Review: Gauri Sharma Tripathi & Mavin Khoo in Part of Alchemy at Southbank Centre

Performance: 8 April 2010
Reviewed by Katie Fish - Friday 9 April 2010

Gauri Sharma Tripathi

The second evening of Southbank Centre’s Alchemy festival hosted works in progress by two internationally renowned classical Indian dance practitioners. The first was Gauri Sharma Tripathi’s Kireet (meaning ‘The Crown’), a work in progress which will premier in Southbank’s autumn season. This was followed by an extract from Mavin Khoo’s Dancing the Shiva Within, a UK debut that is due to be shown in full in Malaysia this summer.

Even before the opening phrase of Kireet it was clear that Tripathi had reached a state of mental, physical and spiritual wholeness. Kneeling with her back to the audience, she sat with the same composure and self-possession that would mark her every gesture. On either side of her sat the six musicians and vocalists; watching and preparing for the cue that would open the continual dialogue shared by each performer.

With her swirling skirts and fleeting footwork, it is Tripathi that demands our attention although the dynamic percussion and strings permeate and drive her rhythmic body. Her feet, head and hands work in tandem but each seems to have a life of its own, stamping, shifting and snaking through the space.

Her compelling range of facial expressions (abhinaya) portrays her longing for Krishna and as she enacts an imagined dialogue with her god, a reader tells us that the dancer’s eyes are hungry for a glimpse of the beloved deity. So lyrical are Tripathi’s mimes that their meaning is clear whether you understand the content of the thumri songs or not.

A later section sees Tripathi turning rapidly on her knees, encircling the space with the force of a tornado; a symbolic outpouring of her devotion. The musicians and vocalists reflect this with a crescendo of tempo and pitch as if united in a heightened state of worship.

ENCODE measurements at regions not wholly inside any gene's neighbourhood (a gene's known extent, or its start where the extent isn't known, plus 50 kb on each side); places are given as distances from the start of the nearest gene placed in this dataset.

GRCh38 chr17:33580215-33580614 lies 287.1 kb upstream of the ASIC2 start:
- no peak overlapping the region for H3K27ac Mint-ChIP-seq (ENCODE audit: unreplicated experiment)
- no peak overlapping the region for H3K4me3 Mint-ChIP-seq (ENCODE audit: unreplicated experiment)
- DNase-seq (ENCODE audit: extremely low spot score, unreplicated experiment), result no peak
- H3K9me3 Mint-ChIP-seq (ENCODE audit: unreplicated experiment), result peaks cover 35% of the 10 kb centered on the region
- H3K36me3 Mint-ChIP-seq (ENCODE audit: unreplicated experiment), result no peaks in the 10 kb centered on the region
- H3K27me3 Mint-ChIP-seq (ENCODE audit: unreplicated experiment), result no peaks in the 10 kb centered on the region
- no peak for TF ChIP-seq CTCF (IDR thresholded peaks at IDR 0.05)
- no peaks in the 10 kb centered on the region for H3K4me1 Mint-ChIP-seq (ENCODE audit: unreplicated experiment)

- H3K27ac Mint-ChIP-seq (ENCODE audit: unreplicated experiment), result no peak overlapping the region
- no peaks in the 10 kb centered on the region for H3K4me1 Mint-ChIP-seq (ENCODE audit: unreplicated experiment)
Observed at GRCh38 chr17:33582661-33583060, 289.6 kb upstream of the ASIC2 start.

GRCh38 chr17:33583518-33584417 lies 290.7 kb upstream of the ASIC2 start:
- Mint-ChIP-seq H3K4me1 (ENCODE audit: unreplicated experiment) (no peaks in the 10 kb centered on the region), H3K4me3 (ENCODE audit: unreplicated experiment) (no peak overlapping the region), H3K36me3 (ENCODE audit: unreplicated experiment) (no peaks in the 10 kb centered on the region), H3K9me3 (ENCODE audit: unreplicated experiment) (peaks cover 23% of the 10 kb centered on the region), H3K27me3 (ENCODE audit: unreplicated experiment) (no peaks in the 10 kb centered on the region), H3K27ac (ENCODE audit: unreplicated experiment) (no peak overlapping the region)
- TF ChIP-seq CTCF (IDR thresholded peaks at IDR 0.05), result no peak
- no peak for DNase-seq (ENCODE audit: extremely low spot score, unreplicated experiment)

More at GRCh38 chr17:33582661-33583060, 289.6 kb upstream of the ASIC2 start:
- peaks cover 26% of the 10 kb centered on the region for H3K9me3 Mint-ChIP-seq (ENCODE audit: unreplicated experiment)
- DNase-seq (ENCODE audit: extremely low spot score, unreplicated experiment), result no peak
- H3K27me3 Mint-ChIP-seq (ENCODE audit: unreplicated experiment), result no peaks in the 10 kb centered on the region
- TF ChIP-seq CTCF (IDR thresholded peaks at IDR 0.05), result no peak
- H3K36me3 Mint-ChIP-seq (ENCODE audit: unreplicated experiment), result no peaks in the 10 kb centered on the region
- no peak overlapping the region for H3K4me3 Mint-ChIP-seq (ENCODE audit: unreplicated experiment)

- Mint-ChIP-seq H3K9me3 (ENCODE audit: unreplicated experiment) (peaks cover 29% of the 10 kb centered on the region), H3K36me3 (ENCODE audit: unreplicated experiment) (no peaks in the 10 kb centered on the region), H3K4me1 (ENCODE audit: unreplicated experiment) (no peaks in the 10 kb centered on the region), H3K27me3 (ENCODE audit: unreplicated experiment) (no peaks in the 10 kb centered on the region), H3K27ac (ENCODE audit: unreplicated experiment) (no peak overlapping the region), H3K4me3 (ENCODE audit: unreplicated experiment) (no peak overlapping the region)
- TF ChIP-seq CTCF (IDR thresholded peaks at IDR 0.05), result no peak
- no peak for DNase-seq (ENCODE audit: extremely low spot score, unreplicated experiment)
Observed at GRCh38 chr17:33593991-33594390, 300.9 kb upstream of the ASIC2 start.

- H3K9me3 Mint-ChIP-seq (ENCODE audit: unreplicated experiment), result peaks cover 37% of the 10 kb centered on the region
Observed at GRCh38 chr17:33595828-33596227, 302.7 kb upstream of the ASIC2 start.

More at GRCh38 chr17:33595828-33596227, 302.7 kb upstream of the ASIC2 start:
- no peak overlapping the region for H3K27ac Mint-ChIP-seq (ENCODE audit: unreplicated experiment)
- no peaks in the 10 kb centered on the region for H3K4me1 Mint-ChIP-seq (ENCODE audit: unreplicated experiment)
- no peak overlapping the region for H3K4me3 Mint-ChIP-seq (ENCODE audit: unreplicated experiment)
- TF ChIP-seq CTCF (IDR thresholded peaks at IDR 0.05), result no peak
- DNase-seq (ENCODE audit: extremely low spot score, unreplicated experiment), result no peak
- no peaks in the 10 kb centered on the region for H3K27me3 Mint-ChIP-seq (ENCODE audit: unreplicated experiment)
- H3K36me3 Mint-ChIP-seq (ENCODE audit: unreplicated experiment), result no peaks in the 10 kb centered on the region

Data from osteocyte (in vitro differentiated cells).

Opening with the lines ‘I am intoxicated with love … consumed by passion’, it was evident that Khoo’s solo would also similarly portray the performer’s deep spiritual yearnings. Like Tripathi, Khoo is well-skilled in abhinaya expression, depicting contrasting emotions from almost seductive desire to pained despair. Similarly his movements sometimes seem full of joy and contentment, such as his impish jumps and open, circular arm patterns, whilst elsewhere they convey a desperate aching, as when his torso twists slowly around with his feet remaining fixed upon the spot.

I couldn’t help but wonder at the strength and dexterity of his feet as they stamped and struck the ground; steps are often executed on the heels and toes balance the weight of the whole body as it sinks into a wide, plié position. His finger joints also seem hyper-mobile and alive as they flex and extend autonomously.

Most impressive were the moments of allegro when Khoo enveloped the stage with almost feverish passion; arms slicing and feet on fire as if his whole body were restless with his pulsating love. In contrast Khoo is at times seemingly overwhelmed by a prophetic stillness in which every muscle is alert to Shiva’s presence; a lifelong intoxication that can never be quenched.

In the post-show Q&A, the artists agreed that classicalism allowed for contemporary interpretation, giving voice to the personal and resonating beyond cultural boundaries. Let’s hope platforms such as Alchemy continue to encourage such voices to speak out.

Q&A with Gauri Sharma Tripathi

*Alchemy explores the culture of India, its diaspora and its relationship to the UK today in over 30 events spanning dance, music, literature, debates, fashion and food at Southbank Centre, from 7 April – 11 May 2010. *
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